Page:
II. CAFA

         CAFA was enacted to curb perceived abuses in class action litigation, wherein plaintiffs' lawyers would name a non-diverse defendant to defeat diversity jurisdiction and thereby litigate otherwise national interest class actions locally in state court. S. Rep. 109-14 at 4-5. To end the practice, CAFA amended the requirements for diversity jurisdiction in class actions by granting district courts original jurisdiction over class actions exceeding $5, 000, 000 in controversy where at least one plaintiff is diverse from at least one defendant. Luther v. Countrywide Home Loans Servicing LP, 533 F.3d 1031, 1033-1034 (9th Cir. 2008). In essence, for class actions, Congress replaced federal court's usual jurisdictional requirement of complete diversity with minimal diversity. Mondragon v. Capital One Auto Finance, 736 F.3d 880, 882 (9th Cir. 2013). Congress recognized, however, that in certain instances, minimal diversity would cause the opposite of CAFA's intended effect; truly local class actions that have little to no national interest would be forced into federal court when state court would be the more appropriate forum. S. Rep. 109-14 at 38. To address the concern, Congress inserted several exceptions into CAFA which require or permit a federal court to remand a case back to state court. One of the exceptions is the aptly named Local Controversy Exception. The Local Controversy Exceptions removes federal diversity jurisdiction:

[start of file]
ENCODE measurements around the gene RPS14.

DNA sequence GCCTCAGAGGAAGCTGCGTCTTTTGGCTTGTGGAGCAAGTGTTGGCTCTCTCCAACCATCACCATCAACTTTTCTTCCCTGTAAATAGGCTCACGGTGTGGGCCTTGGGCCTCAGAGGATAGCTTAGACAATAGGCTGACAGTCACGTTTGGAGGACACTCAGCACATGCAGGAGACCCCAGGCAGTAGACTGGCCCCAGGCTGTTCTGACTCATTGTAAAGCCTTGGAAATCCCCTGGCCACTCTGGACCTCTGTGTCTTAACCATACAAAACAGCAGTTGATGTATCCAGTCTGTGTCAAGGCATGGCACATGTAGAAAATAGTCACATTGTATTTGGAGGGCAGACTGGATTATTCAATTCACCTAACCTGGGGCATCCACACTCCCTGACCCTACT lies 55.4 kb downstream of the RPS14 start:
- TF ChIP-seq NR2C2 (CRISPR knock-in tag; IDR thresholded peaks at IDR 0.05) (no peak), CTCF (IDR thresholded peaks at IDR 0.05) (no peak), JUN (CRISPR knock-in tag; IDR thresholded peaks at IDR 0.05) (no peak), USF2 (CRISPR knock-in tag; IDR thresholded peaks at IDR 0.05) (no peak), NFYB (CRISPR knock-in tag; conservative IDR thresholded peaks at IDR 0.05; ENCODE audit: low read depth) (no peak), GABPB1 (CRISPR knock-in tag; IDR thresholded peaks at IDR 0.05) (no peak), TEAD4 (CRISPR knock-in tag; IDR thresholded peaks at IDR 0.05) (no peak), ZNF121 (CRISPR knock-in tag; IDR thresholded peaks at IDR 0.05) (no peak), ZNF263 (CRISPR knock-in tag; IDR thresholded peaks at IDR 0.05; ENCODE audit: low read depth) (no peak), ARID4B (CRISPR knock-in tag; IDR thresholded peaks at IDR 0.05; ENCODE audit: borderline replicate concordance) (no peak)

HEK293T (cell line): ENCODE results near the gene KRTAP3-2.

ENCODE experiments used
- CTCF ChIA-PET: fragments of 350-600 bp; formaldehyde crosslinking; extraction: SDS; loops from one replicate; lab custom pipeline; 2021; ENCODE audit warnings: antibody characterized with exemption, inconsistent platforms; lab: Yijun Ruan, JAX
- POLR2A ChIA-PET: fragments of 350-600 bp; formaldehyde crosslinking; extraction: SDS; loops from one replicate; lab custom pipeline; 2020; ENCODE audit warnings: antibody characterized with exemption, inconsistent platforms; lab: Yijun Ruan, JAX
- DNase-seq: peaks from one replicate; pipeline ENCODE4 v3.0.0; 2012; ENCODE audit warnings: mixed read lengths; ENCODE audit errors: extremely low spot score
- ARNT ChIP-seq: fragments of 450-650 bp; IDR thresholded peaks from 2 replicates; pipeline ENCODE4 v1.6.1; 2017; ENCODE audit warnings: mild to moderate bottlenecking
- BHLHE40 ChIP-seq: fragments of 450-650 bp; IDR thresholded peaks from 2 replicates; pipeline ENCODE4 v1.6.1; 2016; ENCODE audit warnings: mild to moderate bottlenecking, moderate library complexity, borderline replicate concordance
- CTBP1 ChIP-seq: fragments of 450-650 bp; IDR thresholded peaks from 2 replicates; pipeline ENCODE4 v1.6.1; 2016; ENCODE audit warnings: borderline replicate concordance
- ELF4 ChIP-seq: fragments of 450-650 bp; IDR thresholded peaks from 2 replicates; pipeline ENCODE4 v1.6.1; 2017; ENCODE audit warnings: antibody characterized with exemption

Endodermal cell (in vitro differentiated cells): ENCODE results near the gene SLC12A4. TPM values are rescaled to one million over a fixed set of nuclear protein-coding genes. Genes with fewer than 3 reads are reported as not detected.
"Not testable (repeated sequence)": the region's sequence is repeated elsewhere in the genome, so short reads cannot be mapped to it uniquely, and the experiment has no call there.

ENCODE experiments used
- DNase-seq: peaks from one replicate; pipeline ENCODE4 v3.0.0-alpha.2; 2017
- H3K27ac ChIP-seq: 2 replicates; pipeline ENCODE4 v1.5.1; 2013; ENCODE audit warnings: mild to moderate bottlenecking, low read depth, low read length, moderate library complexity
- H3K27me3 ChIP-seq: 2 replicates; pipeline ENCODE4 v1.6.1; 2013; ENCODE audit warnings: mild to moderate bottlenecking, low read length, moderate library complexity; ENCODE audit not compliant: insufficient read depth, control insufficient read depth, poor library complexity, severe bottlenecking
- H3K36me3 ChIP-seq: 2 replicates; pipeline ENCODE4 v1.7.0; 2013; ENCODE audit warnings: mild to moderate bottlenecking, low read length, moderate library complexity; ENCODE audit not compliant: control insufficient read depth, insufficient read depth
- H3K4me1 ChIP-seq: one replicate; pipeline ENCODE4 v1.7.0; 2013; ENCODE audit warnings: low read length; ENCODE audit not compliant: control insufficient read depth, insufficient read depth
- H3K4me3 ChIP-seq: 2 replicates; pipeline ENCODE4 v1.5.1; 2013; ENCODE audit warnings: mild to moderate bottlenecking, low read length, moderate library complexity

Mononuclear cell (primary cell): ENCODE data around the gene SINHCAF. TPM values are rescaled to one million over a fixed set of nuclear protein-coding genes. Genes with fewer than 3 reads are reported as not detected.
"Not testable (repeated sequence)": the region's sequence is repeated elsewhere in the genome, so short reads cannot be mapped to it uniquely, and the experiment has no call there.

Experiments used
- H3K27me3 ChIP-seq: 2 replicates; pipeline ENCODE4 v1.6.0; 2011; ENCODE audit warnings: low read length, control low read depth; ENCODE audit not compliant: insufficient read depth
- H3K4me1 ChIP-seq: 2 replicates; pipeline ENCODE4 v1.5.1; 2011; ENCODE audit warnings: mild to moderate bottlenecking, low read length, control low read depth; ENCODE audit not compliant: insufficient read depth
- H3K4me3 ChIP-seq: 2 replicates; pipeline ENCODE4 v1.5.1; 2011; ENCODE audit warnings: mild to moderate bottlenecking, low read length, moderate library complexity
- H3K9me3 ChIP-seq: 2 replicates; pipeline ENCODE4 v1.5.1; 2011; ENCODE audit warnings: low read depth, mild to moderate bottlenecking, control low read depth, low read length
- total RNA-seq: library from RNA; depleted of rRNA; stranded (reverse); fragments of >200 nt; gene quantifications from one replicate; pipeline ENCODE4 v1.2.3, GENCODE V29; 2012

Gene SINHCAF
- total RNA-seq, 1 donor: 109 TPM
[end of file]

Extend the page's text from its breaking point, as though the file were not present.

(A)(i) over a class action in which-
(I) greater than two-thirds of the members of all proposed plaintiff classes in the aggregate are citizens of the State in which the action was originally filed;
(II) at least one defendant is a defendant-
(aa) from whom significant relief is sought by members of the ...